Monona business saves grandma’s old mixer, lamp, or clock the old-fashioned way. It repairs them!
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Today’s throw-away society has diminished product quality, Kip states.
“You really get a feeling that everything now is made to fail quickly so manufacturers can sell new product because it’s the only way they can make money. Most of them don’t even sell parts anymore. It doesn’t help them to make something that will last 50 years because they’ll never see that customer again.”
Kip Kiefer repairs an old lamp. After Light House Lamp Repair closed in 2014, Kiefer became the only lamp repair shop in town.
Wayne laughs. “That’s our problem. We only see some of our customers every 10 years!”
Kip continues. “Anyone younger than me probably doesn’t think about getting something fixed anymore. You see people buying $500 TVs and just throwing them out when they go bad, so you know that a kitchen appliance that might cost a fraction of that will also get tossed when something goes wrong.”
Several years ago, Kip stepped into the business full time after his dad was involved in a serious motorcycle accident, and he stayed after realizing that fixing things had a special appeal.
There have been high points, for sure.
In 1998, for example, Fisher-Price issued a voluntary recall on about 10 million Power Wheels ride-on electric cars for children after receiving reports that batteries were overheating and causing fires.
Kiefer’s telephones erupted, and for about three months all they did was repair Power Wheels. “We’d have 40 or 50 of them in a space that we had to rent down the street,” Kip remembers, and because recalls never expire, he still has repair kits on hand for the occasional Power Wheels call.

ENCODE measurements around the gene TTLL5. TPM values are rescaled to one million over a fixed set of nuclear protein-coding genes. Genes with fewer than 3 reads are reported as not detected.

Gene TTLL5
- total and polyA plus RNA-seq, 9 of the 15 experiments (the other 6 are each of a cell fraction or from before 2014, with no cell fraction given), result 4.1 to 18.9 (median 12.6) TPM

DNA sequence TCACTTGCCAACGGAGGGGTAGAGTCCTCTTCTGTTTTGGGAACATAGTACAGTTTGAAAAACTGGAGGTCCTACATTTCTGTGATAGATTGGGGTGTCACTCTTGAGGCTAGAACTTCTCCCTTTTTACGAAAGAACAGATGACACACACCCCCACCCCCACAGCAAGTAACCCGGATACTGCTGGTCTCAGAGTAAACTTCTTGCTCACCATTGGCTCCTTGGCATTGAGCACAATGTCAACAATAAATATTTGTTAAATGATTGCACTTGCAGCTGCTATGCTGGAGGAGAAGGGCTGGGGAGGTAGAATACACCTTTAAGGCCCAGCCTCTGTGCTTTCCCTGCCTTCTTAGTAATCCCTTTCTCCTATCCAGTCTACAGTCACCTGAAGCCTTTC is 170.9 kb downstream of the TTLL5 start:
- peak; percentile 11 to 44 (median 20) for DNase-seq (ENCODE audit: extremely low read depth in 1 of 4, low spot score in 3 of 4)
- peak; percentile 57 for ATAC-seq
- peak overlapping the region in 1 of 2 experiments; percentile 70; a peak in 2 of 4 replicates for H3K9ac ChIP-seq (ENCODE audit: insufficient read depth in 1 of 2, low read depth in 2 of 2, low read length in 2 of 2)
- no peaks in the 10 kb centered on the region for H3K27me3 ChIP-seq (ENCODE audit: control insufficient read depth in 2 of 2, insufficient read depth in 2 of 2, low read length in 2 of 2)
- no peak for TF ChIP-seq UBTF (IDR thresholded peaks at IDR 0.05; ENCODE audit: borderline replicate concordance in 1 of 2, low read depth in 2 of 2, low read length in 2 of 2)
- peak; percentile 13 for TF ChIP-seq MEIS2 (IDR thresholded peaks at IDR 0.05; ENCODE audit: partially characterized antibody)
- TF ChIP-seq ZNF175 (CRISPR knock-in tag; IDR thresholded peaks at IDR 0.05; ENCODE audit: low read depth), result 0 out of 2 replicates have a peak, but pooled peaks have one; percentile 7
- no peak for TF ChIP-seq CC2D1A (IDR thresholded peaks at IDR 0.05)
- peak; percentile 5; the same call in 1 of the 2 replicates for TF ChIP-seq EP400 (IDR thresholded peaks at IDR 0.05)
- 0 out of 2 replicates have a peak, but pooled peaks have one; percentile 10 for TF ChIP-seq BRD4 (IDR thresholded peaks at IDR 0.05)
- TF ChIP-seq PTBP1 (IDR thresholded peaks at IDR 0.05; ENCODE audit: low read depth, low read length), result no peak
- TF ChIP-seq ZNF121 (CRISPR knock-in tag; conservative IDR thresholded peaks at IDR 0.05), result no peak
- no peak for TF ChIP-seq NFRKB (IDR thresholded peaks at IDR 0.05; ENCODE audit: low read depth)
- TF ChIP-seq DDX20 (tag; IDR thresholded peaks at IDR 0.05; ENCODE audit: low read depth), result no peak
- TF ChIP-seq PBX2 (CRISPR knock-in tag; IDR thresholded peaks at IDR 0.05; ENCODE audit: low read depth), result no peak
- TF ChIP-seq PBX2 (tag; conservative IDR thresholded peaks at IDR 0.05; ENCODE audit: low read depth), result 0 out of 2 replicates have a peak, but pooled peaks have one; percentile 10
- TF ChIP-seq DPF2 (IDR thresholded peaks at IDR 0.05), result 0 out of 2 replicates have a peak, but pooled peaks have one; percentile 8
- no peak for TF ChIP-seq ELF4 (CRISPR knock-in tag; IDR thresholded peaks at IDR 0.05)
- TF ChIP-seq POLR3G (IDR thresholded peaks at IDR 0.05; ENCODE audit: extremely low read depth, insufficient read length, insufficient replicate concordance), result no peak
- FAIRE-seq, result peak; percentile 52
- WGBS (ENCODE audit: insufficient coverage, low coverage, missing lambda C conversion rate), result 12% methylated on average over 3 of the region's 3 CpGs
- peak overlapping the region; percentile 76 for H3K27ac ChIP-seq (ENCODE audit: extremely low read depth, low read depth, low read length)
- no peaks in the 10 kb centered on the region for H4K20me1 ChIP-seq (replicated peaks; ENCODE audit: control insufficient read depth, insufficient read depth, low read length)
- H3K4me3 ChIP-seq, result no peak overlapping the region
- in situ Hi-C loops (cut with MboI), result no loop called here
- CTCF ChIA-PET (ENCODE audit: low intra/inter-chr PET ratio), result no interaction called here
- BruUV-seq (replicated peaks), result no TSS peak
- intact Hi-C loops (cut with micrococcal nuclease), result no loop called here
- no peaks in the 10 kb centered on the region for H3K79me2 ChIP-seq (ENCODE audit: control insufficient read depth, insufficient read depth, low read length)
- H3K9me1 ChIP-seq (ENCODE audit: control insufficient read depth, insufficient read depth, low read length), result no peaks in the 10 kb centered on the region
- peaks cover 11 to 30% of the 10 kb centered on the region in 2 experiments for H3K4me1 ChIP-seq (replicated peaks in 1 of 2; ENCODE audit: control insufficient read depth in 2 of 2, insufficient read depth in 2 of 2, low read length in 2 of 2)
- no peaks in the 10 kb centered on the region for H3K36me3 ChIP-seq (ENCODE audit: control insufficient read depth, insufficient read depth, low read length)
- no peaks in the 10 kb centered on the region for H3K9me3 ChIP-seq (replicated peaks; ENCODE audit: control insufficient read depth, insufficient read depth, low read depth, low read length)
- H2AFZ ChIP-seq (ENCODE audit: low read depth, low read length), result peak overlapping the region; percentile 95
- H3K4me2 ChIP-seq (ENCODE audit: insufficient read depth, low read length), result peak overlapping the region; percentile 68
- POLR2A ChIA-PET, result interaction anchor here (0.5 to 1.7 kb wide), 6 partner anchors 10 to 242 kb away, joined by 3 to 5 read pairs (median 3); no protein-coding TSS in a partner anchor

“These days, when people around the country call Sunbeam/Oster (same company) looking for repairs or parts, the manufacturer refers them to us,” Kip explains. “That can make for busy Mondays.”
As if on cue, Wayne takes a call from someone looking for replacement beaters for a 1964 Sunbeam mixer. Overhearing the conversation, Kip explains that there’s only one supplier left in the entire country.
For a while, microwave oven repairs provided a business boost until Kip says the retail prices dropped so low that the labor to fix them would cost more than purchasing new. “We used to have piles of transformers and circuit boards that we could use for replacement parts to fix things,” he notes, “but we can’t even do that anymore.”
There were warning signs along the way that the industry was changing. “Remington was the first to close its service centers,” Kip says, “and Braun and Norelco weren’t far behind. We used to do a big business replacing shaver parts, now there’s nothing, but I get eight to 10 emails a day from people who are usually looking for mixer parts. There’s something about grandma’s old mixer!”
Asked how much longer Kiefer Appliance can hang on, Kip shrugs. “We don’t owe anyone any money. I don’t make that much, but I don’t have expenses either, so to me it’s worth doing what I can still do. Every couple of days someone comes in who is thankful that we’re still around to fix stuff, and that’s kind of cool to hear.”
It’s no secret the building will be sold, and what Kip decides to do when that day comes is a question of space. “I can sharpen Oster clipper blades forever, but I’d have to pay rent somewhere. Maybe I’d work out of my garage. Who knows?”
Wayne is more pragmatic. “It would be sad to close, sure, but hey, business is business. This has been good to me, but the day I have to start putting money back into it is the day I call it quits.”
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